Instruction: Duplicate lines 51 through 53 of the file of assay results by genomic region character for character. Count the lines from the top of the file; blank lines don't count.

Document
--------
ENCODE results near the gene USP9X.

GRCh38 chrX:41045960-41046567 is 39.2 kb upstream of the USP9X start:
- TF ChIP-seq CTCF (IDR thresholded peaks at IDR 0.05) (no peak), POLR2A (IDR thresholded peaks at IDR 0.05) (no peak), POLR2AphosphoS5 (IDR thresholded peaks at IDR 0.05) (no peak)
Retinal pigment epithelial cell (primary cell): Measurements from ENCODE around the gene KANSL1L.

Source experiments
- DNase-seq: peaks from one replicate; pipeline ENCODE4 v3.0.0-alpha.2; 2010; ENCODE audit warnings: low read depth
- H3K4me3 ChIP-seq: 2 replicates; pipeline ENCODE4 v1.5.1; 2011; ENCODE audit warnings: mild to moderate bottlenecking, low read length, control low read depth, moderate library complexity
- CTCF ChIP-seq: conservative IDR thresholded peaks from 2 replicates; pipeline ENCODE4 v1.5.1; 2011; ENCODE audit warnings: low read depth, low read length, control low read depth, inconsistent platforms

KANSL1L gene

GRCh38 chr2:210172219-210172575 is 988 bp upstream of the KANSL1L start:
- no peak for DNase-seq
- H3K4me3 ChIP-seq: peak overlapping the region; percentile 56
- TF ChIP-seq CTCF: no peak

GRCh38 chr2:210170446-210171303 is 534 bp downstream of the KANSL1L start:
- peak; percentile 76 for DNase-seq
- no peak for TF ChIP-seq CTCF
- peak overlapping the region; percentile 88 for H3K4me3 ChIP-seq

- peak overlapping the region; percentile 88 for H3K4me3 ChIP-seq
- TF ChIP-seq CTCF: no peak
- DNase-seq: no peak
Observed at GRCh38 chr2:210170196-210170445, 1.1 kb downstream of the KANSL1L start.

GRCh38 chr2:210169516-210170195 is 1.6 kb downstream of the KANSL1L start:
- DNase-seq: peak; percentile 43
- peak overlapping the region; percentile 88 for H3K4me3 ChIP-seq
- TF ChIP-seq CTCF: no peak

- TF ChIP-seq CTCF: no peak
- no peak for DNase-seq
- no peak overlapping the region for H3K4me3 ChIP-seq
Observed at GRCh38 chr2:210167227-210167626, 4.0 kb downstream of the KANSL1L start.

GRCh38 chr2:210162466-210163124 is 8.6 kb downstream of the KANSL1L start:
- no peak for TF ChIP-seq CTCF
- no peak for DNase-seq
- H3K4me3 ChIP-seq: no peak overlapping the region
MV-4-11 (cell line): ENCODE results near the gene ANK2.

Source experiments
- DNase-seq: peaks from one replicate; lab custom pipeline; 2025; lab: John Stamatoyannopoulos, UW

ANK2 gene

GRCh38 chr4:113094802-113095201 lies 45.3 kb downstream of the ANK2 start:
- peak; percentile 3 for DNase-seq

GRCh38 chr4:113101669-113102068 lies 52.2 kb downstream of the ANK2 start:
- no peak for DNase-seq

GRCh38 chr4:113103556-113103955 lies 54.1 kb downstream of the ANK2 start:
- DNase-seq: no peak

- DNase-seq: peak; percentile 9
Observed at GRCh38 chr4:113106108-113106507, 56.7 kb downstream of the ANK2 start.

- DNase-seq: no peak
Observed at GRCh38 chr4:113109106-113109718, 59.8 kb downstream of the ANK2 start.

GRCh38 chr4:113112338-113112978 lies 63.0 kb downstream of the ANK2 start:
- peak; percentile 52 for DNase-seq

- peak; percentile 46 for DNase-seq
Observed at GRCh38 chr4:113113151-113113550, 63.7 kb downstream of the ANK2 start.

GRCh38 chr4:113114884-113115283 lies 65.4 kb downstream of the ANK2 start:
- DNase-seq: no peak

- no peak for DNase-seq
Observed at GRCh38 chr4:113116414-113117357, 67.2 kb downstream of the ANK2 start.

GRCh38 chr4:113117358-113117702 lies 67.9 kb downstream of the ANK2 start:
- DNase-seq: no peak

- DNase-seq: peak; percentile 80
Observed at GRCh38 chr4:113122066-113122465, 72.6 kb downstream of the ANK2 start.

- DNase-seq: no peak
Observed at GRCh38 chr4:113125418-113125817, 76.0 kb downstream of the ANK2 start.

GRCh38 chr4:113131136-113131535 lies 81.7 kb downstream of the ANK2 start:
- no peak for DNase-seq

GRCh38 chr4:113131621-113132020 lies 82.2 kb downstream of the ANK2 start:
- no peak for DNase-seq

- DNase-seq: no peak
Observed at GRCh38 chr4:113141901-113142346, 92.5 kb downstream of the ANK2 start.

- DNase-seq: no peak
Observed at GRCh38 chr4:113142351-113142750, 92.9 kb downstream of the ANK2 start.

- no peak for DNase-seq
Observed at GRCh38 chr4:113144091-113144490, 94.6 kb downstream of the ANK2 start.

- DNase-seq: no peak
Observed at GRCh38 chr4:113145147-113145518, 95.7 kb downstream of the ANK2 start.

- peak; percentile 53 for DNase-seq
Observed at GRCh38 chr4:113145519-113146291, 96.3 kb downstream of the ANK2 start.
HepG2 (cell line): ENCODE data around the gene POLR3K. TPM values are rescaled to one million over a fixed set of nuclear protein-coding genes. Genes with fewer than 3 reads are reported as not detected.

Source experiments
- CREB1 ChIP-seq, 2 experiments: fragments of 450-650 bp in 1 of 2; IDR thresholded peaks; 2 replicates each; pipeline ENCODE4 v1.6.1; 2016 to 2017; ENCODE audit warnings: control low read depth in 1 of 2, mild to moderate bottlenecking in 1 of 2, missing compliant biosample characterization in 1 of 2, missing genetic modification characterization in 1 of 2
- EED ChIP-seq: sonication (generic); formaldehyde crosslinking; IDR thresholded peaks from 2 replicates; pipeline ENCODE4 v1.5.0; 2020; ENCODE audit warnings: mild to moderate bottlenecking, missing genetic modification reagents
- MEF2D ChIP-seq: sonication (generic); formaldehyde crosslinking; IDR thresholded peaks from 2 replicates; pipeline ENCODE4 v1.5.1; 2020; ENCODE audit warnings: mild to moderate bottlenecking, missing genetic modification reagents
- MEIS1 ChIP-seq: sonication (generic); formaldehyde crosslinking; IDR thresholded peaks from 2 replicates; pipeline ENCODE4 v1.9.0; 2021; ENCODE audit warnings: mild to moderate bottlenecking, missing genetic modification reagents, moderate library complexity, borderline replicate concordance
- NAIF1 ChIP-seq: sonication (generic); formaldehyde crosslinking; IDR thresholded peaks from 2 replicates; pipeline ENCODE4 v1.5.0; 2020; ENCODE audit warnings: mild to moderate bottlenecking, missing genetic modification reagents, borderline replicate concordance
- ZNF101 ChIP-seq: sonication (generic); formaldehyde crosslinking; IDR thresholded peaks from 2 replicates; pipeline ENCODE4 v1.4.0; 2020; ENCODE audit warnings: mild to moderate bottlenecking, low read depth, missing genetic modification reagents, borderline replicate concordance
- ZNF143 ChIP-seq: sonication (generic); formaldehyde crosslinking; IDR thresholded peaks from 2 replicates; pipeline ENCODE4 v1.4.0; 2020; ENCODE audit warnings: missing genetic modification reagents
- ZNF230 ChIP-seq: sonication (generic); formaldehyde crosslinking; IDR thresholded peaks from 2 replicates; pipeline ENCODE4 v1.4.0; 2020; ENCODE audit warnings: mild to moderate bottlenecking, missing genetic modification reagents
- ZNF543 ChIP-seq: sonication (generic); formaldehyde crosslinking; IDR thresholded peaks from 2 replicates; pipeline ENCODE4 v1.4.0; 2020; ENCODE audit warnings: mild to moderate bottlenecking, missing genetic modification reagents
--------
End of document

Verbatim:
Observed at GRCh38 chr4:113113151-113113550, 63.7 kb downstream of the ANK2 start.

GRCh38 chr4:113114884-113115283 lies 65.4 kb downstream of the ANK2 start:
- DNase-seq: no peak